Michael F Dorman
JHS 2012; 2(4): EA37-39
Background: Both bilateral cochlear implants (CIs) and bimodal (electric plus contralateral acoustic) stimulation can provide better speech intelligibility than a single CI. In both cases patients need to combine information from two ears into a single percept. In this paper we ask whether the physiological and psychological processes associated with aging alter the ability of bilateral and bimodal CI patients to combine information across two ears in the service of speech understanding.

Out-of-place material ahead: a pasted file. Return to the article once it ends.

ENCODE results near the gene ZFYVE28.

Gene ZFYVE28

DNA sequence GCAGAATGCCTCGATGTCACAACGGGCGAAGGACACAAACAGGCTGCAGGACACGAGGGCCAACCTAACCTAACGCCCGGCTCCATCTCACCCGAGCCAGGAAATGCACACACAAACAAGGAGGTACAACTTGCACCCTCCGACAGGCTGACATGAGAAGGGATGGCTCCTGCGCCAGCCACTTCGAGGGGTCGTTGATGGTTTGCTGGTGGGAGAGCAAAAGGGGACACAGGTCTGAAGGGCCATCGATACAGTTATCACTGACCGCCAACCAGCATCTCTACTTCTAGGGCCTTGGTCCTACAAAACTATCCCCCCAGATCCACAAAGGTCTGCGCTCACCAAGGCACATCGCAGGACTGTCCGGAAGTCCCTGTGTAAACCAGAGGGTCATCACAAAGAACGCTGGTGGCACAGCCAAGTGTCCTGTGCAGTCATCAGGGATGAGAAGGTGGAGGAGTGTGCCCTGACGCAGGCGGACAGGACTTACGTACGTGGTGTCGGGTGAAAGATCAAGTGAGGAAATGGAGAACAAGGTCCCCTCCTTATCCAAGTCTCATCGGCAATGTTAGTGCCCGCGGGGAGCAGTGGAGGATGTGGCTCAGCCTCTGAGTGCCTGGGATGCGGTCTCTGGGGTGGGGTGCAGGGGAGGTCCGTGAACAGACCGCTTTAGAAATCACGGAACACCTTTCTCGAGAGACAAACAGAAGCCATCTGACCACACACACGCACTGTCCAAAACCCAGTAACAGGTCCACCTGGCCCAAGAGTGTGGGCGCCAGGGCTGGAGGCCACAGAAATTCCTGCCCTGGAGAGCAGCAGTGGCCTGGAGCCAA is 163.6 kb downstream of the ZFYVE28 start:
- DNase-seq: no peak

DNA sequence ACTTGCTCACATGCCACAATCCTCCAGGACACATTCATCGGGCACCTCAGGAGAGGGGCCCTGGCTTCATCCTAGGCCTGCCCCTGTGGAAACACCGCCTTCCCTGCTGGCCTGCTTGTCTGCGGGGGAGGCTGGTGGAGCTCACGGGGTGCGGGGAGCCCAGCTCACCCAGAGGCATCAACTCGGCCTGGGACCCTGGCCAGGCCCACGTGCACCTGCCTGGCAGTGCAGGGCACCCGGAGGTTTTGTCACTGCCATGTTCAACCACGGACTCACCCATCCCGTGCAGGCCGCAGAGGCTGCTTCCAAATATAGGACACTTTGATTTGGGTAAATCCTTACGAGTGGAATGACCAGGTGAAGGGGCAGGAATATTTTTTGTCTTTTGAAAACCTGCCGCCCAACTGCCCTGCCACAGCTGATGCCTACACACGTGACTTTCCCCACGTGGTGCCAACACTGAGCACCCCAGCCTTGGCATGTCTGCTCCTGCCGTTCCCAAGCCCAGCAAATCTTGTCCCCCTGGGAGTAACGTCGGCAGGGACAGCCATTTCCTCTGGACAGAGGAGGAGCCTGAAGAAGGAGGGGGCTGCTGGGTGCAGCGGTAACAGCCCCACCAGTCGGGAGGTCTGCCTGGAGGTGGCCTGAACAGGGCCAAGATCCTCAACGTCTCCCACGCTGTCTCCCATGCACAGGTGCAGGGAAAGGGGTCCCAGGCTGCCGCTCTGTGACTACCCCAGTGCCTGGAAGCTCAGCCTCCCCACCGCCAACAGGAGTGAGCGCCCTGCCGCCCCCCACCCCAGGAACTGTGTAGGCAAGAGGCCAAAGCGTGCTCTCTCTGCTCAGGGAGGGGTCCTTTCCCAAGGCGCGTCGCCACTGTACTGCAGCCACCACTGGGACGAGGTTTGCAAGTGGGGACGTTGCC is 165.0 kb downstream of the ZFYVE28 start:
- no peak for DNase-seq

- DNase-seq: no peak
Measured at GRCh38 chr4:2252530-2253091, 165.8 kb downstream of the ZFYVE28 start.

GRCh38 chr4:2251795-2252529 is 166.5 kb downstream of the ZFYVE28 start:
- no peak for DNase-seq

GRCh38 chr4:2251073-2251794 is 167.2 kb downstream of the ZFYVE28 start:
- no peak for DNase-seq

Materials: The subjects were 61 adult, bilateral CI patients and 94 adult, bimodal patients. The test battery was composed of monosyllabic words presented in quiet and the AzBio sentences presented in quiet, at +10 and at +5 dB signal-to-noise ratio (SNR).
Methods: The subjects were tested in standard audiometric sound booths. Speech and noise were always presented from a single speaker directly in front of the listener.
Results: Age and bilateral or bimodal benefit were not significantly correlated for any test measure.
Conclusions: Other factors being equal, both bilateral CIs and bimodal CIs can be recommended for elderly patients.
Keywords: cochlear implant, Presbycusis, speech understanding